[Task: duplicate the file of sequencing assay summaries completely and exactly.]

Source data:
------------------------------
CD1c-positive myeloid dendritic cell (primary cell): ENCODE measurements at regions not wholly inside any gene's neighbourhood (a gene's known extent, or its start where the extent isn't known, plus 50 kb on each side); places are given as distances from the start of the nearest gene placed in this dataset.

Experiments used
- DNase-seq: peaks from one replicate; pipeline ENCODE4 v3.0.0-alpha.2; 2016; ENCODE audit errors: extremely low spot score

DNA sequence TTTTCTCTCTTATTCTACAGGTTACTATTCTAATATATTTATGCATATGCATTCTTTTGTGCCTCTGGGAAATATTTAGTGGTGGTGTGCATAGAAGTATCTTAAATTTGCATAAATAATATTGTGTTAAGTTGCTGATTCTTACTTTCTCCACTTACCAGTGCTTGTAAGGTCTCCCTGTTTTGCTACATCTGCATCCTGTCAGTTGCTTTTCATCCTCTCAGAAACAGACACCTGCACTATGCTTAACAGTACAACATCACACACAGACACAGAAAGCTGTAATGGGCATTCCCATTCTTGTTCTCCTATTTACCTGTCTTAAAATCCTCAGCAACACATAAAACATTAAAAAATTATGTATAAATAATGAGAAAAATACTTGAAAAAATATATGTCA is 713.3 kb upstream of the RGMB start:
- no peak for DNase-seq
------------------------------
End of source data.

CD1c-positive myeloid dendritic cell (primary cell): ENCODE measurements at regions not wholly inside any gene's neighbourhood (a gene's known extent, or its start where the extent isn't known, plus 50 kb on each side); places are given as distances from the start of the nearest gene placed in this dataset.

Experiments used
- DNase-seq: peaks from one replicate; pipeline ENCODE4 v3.0.0-alpha.2; 2016; ENCODE audit errors: extremely low spot score

DNA sequence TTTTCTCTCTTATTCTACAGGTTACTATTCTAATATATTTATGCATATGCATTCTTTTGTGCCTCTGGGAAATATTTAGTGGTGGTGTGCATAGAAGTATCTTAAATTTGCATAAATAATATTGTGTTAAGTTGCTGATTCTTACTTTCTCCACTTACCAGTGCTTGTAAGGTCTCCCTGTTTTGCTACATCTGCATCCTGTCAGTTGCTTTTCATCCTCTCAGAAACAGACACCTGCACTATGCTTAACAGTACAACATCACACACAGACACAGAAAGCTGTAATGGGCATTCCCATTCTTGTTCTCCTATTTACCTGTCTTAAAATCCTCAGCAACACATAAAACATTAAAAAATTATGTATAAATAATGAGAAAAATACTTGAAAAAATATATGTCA is 713.3 kb upstream of the RGMB start:
- no peak for DNase-seq